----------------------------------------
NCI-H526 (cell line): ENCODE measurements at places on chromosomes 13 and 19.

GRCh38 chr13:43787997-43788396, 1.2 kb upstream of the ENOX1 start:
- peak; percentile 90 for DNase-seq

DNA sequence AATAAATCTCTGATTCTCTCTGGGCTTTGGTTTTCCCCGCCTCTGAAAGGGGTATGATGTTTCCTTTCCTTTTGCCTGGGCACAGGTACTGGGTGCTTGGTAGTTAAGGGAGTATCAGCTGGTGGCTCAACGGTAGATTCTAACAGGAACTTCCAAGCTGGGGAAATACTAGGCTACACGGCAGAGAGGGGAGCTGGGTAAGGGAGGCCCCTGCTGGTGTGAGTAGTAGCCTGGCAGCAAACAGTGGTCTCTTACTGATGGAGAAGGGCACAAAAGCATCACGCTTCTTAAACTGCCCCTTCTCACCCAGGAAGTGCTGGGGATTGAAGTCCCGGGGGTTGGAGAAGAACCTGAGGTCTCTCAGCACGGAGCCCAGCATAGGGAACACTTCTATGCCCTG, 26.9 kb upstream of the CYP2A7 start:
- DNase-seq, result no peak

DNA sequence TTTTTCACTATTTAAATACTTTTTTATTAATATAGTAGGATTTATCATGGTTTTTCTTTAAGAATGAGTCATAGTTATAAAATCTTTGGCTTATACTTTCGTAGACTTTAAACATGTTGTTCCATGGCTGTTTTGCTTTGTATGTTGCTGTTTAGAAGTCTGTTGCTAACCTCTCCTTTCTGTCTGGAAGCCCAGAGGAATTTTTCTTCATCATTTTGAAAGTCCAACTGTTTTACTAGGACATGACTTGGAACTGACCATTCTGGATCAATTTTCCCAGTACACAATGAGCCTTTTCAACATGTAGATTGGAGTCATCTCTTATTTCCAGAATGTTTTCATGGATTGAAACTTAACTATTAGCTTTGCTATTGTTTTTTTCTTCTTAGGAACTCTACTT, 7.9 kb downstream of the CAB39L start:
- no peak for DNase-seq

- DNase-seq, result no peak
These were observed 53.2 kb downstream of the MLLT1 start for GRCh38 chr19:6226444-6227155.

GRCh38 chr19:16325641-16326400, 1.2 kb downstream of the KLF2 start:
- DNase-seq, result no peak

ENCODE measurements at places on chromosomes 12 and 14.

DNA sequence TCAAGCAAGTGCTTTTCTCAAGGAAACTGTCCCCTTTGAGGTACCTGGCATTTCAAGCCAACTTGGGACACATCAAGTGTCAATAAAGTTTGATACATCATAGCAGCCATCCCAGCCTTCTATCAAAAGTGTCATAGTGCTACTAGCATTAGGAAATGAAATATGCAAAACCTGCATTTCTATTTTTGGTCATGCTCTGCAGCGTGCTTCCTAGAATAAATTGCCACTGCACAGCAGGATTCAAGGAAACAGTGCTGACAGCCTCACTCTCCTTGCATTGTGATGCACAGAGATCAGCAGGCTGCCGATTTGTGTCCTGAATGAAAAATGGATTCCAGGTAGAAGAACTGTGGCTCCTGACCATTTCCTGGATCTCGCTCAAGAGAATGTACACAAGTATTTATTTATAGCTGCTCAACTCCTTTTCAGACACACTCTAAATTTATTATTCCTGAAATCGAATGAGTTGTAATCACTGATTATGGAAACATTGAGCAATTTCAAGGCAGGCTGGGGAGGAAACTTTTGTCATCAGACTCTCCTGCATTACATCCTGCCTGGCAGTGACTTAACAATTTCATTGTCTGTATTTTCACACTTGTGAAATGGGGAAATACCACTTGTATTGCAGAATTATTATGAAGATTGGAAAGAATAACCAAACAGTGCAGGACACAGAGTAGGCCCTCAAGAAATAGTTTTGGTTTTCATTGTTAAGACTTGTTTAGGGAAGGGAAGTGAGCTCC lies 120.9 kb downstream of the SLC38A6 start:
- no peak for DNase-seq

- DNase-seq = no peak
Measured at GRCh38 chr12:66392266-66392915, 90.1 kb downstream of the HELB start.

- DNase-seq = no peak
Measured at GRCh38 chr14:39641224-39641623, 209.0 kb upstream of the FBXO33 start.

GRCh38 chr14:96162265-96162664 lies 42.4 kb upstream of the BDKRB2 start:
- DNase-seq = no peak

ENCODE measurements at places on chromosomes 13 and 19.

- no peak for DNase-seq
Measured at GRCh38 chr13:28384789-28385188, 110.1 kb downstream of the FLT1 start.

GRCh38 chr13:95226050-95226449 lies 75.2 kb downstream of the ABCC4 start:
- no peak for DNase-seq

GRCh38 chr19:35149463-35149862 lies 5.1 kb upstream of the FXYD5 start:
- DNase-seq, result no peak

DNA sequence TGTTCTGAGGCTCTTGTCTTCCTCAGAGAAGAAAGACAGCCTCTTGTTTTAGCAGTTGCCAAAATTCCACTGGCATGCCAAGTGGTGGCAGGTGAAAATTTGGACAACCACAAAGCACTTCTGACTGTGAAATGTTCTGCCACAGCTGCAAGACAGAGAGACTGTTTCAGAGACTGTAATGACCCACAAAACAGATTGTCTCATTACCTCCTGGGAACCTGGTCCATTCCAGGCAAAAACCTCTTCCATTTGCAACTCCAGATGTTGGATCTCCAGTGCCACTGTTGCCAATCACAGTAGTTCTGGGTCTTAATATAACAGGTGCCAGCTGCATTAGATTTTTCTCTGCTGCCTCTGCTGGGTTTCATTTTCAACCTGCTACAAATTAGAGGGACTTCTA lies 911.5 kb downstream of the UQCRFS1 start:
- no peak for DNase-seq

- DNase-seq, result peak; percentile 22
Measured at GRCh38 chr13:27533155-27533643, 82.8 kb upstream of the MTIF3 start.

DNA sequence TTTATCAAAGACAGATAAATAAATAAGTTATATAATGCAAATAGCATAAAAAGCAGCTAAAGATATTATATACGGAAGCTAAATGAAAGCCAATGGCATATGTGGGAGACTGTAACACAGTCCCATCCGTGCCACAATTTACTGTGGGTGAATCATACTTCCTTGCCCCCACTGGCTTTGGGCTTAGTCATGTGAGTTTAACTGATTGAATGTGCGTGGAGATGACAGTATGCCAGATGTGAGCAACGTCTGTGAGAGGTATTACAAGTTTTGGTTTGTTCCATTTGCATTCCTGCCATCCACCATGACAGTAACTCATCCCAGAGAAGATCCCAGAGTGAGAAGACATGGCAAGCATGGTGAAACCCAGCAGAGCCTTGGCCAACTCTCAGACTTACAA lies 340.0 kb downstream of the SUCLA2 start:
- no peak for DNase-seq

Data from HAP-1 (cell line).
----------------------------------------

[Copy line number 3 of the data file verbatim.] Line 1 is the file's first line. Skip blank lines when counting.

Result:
- peak; percentile 90 for DNase-seq